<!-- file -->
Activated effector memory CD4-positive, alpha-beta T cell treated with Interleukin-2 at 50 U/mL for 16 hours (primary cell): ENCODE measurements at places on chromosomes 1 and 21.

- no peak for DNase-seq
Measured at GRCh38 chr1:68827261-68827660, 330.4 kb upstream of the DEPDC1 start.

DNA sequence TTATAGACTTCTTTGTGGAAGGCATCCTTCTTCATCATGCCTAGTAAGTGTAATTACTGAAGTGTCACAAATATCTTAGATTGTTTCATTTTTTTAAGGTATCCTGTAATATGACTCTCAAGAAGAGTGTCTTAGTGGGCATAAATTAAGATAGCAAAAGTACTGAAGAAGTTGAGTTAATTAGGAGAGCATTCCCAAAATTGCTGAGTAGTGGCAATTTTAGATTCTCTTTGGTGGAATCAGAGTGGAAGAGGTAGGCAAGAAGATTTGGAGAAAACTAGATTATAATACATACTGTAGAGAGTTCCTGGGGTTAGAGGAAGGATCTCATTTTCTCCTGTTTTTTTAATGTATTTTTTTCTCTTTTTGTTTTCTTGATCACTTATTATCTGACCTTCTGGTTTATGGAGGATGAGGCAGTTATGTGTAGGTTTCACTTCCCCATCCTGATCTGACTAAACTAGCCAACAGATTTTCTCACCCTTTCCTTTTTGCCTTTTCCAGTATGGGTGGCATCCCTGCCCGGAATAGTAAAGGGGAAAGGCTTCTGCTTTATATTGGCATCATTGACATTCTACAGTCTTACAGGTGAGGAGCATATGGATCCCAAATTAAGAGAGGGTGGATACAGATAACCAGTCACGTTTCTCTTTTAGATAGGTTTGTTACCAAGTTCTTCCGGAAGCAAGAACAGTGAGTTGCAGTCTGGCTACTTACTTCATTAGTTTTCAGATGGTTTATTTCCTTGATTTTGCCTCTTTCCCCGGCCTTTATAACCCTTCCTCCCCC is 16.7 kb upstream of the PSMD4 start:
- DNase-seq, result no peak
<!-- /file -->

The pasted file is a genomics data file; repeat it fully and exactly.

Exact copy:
Activated effector memory CD4-positive, alpha-beta T cell treated with Interleukin-2 at 50 U/mL for 16 hours (primary cell): ENCODE measurements at places on chromosomes 1 and 21.

- no peak for DNase-seq
Measured at GRCh38 chr1:68827261-68827660, 330.4 kb upstream of the DEPDC1 start.

DNA sequence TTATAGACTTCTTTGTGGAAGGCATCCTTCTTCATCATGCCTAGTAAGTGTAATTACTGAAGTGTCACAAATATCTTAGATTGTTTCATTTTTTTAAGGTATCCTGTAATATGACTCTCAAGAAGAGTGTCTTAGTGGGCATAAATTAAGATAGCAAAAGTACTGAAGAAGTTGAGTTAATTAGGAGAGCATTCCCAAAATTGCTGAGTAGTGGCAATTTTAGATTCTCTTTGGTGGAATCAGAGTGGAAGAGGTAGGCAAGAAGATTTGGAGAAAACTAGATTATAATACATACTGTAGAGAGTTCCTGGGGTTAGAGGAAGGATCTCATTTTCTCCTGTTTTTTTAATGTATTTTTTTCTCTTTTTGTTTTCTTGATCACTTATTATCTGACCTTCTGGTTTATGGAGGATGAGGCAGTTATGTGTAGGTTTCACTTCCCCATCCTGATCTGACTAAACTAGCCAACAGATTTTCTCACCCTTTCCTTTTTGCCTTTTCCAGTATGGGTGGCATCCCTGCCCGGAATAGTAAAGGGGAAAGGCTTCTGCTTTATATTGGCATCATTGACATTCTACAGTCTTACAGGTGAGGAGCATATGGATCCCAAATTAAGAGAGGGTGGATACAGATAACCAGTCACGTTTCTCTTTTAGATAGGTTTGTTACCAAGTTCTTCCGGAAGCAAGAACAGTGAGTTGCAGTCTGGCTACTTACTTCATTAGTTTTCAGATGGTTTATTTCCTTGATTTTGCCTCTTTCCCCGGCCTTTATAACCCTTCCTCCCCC is 16.7 kb upstream of the PSMD4 start:
- DNase-seq, result no peak